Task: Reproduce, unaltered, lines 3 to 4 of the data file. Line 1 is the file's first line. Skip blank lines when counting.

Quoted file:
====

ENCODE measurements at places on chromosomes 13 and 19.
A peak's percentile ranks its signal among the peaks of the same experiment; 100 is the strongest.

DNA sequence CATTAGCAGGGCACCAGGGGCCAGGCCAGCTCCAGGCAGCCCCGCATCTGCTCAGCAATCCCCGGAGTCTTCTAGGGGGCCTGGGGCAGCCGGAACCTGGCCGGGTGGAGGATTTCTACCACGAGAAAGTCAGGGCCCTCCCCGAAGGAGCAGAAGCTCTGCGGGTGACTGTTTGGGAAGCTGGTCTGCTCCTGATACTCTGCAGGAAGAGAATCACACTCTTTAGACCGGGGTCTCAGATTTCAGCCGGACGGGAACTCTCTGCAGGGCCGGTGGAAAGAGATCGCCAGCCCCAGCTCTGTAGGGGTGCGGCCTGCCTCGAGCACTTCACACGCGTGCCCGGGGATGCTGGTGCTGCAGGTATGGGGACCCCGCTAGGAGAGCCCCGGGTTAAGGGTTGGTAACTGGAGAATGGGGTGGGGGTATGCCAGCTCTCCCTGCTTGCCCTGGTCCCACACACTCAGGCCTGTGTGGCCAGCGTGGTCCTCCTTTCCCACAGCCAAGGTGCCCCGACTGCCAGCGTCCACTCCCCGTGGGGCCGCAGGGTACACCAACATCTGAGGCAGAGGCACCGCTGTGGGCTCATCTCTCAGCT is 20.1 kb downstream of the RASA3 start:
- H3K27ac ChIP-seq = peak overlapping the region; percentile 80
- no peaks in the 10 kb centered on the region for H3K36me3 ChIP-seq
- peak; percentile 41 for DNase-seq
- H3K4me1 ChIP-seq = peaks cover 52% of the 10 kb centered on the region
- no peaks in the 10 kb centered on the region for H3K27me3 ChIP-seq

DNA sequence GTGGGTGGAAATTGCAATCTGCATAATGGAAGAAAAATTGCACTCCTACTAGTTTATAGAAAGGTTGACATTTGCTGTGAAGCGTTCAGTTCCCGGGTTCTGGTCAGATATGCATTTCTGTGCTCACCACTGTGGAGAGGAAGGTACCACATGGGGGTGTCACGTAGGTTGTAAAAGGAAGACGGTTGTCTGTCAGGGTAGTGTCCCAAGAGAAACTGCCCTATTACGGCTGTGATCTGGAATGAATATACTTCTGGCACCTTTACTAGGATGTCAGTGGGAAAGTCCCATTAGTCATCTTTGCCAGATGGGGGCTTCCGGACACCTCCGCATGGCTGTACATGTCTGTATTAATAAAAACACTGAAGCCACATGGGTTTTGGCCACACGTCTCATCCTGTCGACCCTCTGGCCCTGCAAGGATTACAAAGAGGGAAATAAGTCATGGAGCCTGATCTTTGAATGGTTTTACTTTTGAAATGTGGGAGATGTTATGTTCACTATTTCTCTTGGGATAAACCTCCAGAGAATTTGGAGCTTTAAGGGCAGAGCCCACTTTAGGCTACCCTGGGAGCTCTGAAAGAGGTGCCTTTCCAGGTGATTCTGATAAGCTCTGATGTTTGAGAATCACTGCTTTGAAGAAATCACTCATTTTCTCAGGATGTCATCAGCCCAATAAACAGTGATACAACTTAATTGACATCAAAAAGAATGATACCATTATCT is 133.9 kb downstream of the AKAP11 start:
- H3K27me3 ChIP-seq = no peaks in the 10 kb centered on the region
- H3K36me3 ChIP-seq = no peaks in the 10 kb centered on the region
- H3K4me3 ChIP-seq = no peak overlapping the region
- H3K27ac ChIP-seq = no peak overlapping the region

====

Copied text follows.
DNA sequence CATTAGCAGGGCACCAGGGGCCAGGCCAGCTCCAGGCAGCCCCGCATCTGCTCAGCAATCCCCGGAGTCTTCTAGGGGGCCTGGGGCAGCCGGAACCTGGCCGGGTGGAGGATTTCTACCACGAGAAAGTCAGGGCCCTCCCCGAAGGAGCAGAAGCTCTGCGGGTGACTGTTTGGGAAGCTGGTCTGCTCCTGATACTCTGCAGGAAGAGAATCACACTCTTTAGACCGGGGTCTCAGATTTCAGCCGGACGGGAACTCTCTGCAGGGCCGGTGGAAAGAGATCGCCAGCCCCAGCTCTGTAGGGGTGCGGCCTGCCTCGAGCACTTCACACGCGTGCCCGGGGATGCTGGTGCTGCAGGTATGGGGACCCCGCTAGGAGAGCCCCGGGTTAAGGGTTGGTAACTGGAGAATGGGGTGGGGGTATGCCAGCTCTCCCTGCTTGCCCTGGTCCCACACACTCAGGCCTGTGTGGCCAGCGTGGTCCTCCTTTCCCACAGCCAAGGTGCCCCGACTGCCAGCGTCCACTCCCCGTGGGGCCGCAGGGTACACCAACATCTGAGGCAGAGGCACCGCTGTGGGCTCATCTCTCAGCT is 20.1 kb downstream of the RASA3 start:
- H3K27ac ChIP-seq = peak overlapping the region; percentile 80